Academic journal article The Catholic Historical Review

Fr. Victor White, O.P.: The Story of Jung's "White Raven"

Academic journal article The Catholic Historical Review

Fr. Victor White, O.P.: The Story of Jung's "White Raven"

Article excerpt

Fr. Victor White, O.P.: The Story of Jung's "White Raven." By Clodagh Weldon. (Scranton, PA: University of Scranton Press. Distrib. by University of Chicago Press. 2007. Pp. xii, 340. $30.00 paperback. ISBN 978-1-589-66153-0.)

Born Gordon Henry White in 1902 and renamed Victor upon his profession in the Order of Preachers in 1924, the subject of this meticulously researched study became the foremost mediator between Catholic Thomistic theology and analytical psychology. Between the time of his initial contact with Carl Jung in 1945 until his untimely death in I960, White worked diligently and expertly at this difficult interface.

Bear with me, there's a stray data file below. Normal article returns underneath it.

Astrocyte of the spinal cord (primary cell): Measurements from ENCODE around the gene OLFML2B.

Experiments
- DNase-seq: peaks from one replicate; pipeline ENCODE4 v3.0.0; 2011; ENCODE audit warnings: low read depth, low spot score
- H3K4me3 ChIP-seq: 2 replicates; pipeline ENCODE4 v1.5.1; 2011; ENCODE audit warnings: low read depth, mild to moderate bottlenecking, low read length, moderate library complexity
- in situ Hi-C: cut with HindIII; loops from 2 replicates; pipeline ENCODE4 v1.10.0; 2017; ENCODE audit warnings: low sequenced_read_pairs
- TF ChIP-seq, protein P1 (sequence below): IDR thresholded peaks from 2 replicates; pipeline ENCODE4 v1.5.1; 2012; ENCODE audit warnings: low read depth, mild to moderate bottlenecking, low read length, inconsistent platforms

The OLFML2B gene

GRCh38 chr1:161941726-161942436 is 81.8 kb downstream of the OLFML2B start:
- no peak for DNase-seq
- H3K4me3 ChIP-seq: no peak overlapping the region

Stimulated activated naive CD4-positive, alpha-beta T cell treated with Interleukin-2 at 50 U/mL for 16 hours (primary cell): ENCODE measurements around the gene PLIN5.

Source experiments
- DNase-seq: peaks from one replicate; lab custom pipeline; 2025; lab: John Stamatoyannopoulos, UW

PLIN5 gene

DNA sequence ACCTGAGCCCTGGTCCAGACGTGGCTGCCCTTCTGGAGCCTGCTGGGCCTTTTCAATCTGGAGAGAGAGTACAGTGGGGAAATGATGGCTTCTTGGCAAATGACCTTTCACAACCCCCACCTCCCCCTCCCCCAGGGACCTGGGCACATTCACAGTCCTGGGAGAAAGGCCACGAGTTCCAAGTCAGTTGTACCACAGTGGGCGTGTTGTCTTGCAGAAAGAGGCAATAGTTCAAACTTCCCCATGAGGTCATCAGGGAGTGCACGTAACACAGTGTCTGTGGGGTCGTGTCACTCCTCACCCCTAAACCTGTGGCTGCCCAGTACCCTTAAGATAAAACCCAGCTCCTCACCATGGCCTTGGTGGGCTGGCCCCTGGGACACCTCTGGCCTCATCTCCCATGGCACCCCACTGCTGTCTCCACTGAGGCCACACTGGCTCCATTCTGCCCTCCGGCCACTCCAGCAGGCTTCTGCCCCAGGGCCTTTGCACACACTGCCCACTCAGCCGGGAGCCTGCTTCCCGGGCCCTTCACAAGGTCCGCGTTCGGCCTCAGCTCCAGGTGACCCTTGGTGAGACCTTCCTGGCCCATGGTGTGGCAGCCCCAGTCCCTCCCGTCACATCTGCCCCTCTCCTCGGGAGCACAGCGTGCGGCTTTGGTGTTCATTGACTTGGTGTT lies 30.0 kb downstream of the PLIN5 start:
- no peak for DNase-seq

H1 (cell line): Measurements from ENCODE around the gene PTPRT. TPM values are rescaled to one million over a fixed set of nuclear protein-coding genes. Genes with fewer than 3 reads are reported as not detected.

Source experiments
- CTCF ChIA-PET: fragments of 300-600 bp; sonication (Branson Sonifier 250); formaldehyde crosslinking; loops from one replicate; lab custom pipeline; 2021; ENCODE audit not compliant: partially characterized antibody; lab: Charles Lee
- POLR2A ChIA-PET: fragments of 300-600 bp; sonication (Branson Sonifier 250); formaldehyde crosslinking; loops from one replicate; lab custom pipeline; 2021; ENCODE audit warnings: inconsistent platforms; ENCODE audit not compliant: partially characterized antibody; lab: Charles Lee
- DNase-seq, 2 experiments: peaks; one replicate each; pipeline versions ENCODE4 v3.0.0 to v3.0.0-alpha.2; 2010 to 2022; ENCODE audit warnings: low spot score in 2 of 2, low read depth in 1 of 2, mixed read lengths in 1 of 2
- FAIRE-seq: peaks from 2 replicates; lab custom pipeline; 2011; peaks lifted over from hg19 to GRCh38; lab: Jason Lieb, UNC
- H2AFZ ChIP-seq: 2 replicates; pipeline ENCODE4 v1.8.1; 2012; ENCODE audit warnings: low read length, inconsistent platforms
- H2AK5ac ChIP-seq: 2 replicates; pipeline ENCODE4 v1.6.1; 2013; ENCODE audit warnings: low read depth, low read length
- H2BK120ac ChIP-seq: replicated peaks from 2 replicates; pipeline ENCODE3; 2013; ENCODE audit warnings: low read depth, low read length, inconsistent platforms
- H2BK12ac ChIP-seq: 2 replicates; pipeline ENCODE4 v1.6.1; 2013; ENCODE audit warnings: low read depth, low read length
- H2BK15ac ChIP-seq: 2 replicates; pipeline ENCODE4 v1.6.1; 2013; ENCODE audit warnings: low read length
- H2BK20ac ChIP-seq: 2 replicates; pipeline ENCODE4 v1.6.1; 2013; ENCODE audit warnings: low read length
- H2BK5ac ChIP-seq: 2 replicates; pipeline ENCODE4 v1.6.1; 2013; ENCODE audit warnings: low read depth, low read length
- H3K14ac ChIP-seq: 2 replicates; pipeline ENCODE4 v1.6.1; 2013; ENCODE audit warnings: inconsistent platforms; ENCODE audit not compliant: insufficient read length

Clodagh Weldon concentrates on White's personal relationship with Jung and the nature of the dialogue that grew out of it. Jung named White his "white raven" after receiving a letter and a batch of papers from him in August 1945 upon the occasion of his seventieth birthday. This image plays on White's name and on Jung's long-held desire for an interlocutor from the inner circles of Christian doctrine and theology. In White, Jung thought, he had found his perfect conversation partner. To the aged Jung, this seemed like a gift from God, and, as Weldon argues, it also seemed to be an opportunity to make a gift back to God. Jung wanted to engage Christianity in a dialogue with a view toward changing it for the better from a psychological point of view. Weldon says that he wanted to Jungianize Christian theology and that, in White, he saw his best chance to realize this dream. White, for his part, wanted to supplement and complete analytical psychology with Christian truth and also to demonstrate how Christian doctrine answers the deepest questions and needs of the human soul and heals it. …

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